Equity Weakness Persists as Yields Hit Cycle Highs
Equities retreated this week as bond yields pushed to new cycle highs. The 10-year Treasury traded up to 4.98%, which sent average mortgage rates to 8.0%. Volatility has picked up due to action in the Middle East, but the theme of stronger than expected growth remains. This is causing back-end rates to move materially higher. The 10-year Treasury yield is up 36 basis points this week.
- The S&P 500 was down 1.4% on the week.
- The NASDAQ was down 2.5%.
- Core bonds were down 2.0%.
Much of the rise in bond yields is attributed to higher term premiums. This could be due to changing correlations with equities, higher deficits or several other factors. Despite the rise, term premiums remain a full standard deviation below the 40-year average. All else equal, if they return to the mean, then it would add 1.25% to the 10-year Treasury yield.
Economic Data Remains Robust
The economic data continues to surprise to the upside. The Federal Reserve has increased rates at the fastest pace in four decades. The yield curve has been inverted for a significant length of time. Those calling for a recession have doubled down. Given this setup, it seems market participants continue to expect immediate weakening in economic data. When it doesn’t transpire, then yields move higher. The dollar continues to be strong and when you have both yields and the dollar up, it tends to push equities down.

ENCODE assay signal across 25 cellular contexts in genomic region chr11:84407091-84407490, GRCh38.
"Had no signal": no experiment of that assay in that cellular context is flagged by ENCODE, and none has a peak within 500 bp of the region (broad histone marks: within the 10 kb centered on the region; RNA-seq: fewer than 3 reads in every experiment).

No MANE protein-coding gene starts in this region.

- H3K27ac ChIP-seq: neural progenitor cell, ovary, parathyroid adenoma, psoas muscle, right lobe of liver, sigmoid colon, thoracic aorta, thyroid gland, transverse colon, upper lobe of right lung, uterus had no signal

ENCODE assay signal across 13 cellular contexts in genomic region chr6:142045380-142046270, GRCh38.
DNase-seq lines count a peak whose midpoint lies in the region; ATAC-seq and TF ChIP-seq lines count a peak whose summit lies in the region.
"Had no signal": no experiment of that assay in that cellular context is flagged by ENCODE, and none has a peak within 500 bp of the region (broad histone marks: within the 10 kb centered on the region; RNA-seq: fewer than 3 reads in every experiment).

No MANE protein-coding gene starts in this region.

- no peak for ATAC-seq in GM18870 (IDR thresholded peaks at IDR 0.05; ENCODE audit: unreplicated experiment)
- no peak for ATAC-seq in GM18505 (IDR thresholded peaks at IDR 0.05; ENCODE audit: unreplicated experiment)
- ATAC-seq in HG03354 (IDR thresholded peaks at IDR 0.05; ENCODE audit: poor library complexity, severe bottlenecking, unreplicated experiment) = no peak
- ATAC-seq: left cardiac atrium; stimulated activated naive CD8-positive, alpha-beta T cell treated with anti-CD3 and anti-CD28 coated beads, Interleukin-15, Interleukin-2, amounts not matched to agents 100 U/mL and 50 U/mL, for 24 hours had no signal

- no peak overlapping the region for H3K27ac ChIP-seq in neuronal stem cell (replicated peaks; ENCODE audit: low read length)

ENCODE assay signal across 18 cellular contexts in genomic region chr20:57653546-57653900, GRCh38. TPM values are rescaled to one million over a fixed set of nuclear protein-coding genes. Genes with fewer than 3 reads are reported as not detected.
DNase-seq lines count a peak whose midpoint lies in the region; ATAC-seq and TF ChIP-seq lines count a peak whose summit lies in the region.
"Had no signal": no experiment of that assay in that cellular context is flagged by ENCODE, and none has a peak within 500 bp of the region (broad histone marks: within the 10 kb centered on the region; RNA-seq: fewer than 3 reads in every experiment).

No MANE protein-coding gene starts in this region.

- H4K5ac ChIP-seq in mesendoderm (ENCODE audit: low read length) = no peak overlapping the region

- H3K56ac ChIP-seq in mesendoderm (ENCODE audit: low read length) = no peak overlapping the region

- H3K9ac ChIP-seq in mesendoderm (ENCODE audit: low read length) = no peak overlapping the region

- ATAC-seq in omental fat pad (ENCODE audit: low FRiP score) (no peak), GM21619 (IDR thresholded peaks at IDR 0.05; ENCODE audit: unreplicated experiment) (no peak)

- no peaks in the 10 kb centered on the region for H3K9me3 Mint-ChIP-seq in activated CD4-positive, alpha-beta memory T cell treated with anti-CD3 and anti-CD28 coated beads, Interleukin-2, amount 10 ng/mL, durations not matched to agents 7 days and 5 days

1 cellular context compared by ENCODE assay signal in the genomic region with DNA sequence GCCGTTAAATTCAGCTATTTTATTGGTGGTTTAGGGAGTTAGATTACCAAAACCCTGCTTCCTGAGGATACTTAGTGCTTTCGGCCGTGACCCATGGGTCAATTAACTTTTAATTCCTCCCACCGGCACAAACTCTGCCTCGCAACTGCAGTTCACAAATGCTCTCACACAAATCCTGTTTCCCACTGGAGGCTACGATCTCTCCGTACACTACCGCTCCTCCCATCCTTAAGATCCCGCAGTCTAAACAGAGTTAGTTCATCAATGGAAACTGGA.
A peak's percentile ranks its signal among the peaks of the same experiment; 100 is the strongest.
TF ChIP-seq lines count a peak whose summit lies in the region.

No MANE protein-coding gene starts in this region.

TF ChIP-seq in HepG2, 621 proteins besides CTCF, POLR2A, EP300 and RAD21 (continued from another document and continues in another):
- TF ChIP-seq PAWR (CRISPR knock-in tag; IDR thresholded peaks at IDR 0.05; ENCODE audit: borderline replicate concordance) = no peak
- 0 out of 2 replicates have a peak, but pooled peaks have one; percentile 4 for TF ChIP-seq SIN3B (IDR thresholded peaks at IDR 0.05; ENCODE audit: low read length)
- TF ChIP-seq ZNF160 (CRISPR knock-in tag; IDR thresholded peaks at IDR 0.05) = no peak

This week saw retail sales come in better than expected. Economists were looking for a month-over-month increase of 0.1% in the core group and instead we got a 0.6% increase. Add this to the big employment report beat to start the month and rising PMI new orders. Next week brings the first look at third-quarter GDP. Economists expected 0% growth in June, but they have moved it all the way up to 3.5%. Meanwhile, the Atlanta Fed GDPNOW forecast is over 5%. Jobless claims today were reported at 198,000, the lowest reading since January of this year.
Will Earning Growth Return?
Earnings season is underway, and the expectation is that S&P 500 earnings growth will be roughly flat versus the prior year. As a reminder, earnings growth has been negative for three consecutive quarters. This was an inflationary environment, so real earnings have been very weak. Still, the S&P 500 has moved higher because the price-to-earnings ratio has expanded by 20% over the last year. Logically, these conditions don’t appear to be sustainable. This is especially true when factoring in a much lower equity risk premium versus government or corporate bonds. Resumption of earnings growth will likely be a necessary step to sustained equity gains.
Source: BTC Capital Management, FactSet Financial Data and Analytics
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